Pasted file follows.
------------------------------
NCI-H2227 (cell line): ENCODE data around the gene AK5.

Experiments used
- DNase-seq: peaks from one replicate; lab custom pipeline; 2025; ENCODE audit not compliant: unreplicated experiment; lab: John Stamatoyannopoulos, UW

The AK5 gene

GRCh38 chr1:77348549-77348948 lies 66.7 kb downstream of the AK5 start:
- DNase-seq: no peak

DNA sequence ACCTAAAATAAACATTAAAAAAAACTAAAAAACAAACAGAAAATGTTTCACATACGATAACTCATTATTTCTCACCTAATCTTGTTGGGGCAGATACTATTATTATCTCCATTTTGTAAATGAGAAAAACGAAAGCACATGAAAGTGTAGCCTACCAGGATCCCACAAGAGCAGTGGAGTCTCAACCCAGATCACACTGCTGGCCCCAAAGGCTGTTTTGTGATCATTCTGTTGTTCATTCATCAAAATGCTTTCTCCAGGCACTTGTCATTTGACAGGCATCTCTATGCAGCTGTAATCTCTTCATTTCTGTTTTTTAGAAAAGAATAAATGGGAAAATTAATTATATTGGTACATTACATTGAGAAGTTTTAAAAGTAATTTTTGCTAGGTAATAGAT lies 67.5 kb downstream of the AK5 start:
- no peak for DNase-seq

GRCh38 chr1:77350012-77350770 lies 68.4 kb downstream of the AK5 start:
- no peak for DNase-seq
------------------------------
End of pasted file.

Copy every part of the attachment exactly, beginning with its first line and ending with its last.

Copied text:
NCI-H2227 (cell line): ENCODE data around the gene AK5.

Experiments used
- DNase-seq: peaks from one replicate; lab custom pipeline; 2025; ENCODE audit not compliant: unreplicated experiment; lab: John Stamatoyannopoulos, UW

The AK5 gene

GRCh38 chr1:77348549-77348948 lies 66.7 kb downstream of the AK5 start:
- DNase-seq: no peak

DNA sequence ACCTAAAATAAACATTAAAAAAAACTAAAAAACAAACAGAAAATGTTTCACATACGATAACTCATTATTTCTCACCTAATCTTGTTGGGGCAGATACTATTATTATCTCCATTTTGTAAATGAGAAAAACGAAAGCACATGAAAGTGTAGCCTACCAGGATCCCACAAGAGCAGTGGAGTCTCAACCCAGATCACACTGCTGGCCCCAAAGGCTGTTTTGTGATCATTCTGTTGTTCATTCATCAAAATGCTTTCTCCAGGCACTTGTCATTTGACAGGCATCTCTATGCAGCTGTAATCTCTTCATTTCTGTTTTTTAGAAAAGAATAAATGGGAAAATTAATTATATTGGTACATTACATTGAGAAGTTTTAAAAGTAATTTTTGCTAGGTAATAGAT lies 67.5 kb downstream of the AK5 start:
- no peak for DNase-seq

GRCh38 chr1:77350012-77350770 lies 68.4 kb downstream of the AK5 start:
- no peak for DNase-seq